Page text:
FP-CIT SPECT and F-DOPA PET scans were both able to discriminate PD patients from healthy controls. For the early phases of the disease, sensitivity and specificity of the contralateral striatal and putaminal uptake of FP-CIT and F-DOPA was 100%. When only caudate uptake was considered, the specificities were 100% and 90% for FP-CIT and F-DOPA, respectively, while the sensitivity was 91% for both scanning techniques.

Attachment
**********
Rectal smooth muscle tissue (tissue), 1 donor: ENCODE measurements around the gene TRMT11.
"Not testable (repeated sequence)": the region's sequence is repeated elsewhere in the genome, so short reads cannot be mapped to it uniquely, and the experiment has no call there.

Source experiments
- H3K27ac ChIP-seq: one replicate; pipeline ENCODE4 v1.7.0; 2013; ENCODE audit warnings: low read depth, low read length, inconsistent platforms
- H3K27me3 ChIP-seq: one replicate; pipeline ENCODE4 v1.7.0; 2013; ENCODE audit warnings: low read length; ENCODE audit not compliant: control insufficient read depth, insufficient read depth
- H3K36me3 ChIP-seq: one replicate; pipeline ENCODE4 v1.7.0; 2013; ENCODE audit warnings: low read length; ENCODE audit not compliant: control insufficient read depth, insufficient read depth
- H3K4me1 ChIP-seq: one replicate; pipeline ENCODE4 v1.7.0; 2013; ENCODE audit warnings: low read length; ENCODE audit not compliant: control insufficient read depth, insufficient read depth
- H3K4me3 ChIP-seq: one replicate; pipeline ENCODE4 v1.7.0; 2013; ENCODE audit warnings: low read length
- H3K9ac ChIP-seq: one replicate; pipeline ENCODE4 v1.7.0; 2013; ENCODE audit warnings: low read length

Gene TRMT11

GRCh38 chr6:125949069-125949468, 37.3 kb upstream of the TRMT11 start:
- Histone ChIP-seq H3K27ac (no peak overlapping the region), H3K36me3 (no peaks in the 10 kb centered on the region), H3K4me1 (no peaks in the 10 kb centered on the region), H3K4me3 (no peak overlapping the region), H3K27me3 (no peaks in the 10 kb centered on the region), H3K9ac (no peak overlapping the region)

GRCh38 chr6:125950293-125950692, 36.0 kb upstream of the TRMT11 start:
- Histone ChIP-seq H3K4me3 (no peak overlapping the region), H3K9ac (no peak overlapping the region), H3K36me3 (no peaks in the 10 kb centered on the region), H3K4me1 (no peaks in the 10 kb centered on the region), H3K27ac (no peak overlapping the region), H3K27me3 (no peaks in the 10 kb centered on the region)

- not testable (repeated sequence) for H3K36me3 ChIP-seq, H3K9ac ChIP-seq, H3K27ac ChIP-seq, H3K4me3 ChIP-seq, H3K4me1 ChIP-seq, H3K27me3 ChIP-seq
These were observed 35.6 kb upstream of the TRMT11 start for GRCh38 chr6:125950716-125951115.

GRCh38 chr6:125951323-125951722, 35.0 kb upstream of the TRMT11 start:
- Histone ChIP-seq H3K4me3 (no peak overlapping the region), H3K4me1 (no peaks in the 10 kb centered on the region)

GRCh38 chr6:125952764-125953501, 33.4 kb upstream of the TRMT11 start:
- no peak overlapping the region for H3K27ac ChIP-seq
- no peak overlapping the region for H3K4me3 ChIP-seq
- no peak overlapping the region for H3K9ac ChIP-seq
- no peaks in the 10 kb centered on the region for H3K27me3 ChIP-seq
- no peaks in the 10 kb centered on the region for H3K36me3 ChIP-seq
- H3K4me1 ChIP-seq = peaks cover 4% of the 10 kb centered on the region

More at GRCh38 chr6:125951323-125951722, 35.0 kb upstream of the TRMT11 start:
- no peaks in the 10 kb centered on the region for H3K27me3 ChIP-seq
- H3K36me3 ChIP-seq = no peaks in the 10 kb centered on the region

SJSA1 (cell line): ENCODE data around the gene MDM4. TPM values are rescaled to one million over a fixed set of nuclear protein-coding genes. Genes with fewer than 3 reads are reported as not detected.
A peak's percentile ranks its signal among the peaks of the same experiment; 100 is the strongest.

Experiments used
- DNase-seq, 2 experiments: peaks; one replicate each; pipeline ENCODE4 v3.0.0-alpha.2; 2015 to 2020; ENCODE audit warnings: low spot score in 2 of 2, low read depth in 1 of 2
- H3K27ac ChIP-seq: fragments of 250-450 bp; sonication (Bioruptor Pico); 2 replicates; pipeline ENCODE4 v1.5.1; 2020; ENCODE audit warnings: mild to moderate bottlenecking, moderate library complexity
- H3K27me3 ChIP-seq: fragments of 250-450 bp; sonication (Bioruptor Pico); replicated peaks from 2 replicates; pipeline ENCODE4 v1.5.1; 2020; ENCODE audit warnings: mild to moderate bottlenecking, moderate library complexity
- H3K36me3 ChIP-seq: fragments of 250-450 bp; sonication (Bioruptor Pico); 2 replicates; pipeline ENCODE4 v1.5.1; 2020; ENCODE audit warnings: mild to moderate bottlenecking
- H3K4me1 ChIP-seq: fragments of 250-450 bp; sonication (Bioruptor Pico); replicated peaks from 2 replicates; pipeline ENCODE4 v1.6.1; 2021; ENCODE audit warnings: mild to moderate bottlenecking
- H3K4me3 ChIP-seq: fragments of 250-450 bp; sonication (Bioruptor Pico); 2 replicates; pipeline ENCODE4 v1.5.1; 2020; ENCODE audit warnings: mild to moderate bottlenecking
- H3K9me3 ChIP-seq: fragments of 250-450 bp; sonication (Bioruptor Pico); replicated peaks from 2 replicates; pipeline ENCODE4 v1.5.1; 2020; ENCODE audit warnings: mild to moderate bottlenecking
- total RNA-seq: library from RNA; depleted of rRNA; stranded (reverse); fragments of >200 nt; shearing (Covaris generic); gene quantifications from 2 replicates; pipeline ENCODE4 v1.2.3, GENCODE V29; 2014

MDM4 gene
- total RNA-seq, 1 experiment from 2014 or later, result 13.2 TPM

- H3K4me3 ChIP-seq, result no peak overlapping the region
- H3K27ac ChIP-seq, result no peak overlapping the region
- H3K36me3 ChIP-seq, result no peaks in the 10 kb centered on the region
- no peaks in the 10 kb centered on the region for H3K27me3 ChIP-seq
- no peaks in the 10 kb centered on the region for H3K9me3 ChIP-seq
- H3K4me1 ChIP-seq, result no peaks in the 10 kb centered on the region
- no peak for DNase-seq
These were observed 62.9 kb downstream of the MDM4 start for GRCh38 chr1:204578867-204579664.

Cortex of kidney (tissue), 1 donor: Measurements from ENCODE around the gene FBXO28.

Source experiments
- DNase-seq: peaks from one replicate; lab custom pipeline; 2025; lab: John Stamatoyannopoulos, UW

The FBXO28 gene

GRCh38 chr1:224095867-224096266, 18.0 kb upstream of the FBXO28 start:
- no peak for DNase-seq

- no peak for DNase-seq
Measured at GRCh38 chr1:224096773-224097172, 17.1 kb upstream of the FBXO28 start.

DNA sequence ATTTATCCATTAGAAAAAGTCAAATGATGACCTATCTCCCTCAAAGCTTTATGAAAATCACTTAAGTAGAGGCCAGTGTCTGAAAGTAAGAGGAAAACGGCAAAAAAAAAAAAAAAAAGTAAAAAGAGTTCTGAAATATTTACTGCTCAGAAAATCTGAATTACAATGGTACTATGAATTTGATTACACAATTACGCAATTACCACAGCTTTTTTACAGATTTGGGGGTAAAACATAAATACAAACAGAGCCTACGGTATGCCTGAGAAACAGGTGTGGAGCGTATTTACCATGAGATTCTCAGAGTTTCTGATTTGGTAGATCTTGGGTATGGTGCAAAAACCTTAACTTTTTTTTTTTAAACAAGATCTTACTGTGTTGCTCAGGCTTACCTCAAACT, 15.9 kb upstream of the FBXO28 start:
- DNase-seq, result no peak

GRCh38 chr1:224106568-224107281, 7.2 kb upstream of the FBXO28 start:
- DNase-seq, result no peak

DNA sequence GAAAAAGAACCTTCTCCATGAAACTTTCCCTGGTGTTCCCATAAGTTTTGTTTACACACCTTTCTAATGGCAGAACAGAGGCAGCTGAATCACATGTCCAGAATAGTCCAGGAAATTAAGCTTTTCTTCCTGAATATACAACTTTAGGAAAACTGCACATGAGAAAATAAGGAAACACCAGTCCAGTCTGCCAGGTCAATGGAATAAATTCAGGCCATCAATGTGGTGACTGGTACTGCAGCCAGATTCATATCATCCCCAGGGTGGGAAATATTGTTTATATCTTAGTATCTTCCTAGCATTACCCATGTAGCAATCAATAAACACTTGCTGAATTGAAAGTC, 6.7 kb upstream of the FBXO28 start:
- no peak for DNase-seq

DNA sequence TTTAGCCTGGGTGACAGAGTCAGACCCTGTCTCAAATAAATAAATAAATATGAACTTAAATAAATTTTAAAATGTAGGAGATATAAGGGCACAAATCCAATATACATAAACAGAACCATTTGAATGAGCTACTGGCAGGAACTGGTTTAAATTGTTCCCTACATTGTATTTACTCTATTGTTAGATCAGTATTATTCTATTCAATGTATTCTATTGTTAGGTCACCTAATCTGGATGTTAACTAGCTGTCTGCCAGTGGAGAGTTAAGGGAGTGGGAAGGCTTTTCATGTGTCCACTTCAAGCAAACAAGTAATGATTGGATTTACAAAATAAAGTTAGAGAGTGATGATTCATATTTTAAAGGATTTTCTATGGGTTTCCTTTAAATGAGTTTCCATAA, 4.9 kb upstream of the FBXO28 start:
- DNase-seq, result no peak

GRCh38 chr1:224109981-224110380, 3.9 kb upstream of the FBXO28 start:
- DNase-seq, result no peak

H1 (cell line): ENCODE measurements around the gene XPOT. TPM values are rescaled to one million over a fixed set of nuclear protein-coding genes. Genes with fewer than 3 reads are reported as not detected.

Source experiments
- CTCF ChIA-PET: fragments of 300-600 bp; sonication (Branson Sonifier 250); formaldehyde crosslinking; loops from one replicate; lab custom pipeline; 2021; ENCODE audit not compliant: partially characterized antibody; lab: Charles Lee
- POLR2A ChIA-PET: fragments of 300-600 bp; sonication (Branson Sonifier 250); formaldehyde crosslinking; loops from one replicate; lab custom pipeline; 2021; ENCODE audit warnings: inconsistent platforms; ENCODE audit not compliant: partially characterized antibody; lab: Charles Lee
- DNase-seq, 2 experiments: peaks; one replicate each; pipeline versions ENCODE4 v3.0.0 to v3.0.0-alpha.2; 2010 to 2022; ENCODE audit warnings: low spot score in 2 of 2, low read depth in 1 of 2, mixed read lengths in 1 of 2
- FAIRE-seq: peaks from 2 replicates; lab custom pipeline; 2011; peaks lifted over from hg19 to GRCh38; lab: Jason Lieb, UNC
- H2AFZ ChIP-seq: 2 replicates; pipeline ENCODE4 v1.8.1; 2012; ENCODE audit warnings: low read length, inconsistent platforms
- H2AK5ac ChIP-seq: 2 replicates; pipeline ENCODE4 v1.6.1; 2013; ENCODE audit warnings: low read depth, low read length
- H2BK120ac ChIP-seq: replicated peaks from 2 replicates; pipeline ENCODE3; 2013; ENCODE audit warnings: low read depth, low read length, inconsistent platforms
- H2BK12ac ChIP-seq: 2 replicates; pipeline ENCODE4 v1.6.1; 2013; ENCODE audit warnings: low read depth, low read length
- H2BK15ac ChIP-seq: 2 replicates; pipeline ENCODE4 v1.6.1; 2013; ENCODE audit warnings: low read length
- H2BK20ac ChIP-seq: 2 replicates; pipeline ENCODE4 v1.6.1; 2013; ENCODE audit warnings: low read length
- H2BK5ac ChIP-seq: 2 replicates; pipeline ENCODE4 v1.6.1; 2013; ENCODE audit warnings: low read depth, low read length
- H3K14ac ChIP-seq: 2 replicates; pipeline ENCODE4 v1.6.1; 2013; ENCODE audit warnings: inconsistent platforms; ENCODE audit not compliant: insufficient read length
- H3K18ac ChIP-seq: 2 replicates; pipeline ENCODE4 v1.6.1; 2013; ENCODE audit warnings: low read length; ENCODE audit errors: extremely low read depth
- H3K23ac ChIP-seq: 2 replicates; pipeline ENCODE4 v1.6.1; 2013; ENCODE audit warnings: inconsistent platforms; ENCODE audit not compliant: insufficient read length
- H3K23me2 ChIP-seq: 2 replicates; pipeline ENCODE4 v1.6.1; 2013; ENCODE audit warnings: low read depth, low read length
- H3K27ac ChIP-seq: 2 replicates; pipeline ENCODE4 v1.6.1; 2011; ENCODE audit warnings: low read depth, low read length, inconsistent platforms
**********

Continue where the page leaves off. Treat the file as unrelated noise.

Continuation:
Conclusion

FP-CIT SPECT and F-DOPA PET scans are both able to diagnose presynaptic dopaminergic deficits in early phases of PD with excellent sensitivity and specificity.

Keywords

FP-CIT SPECT F-DOPA PET Parkinson’s disease Diagnosis Movement disorders 

Introduction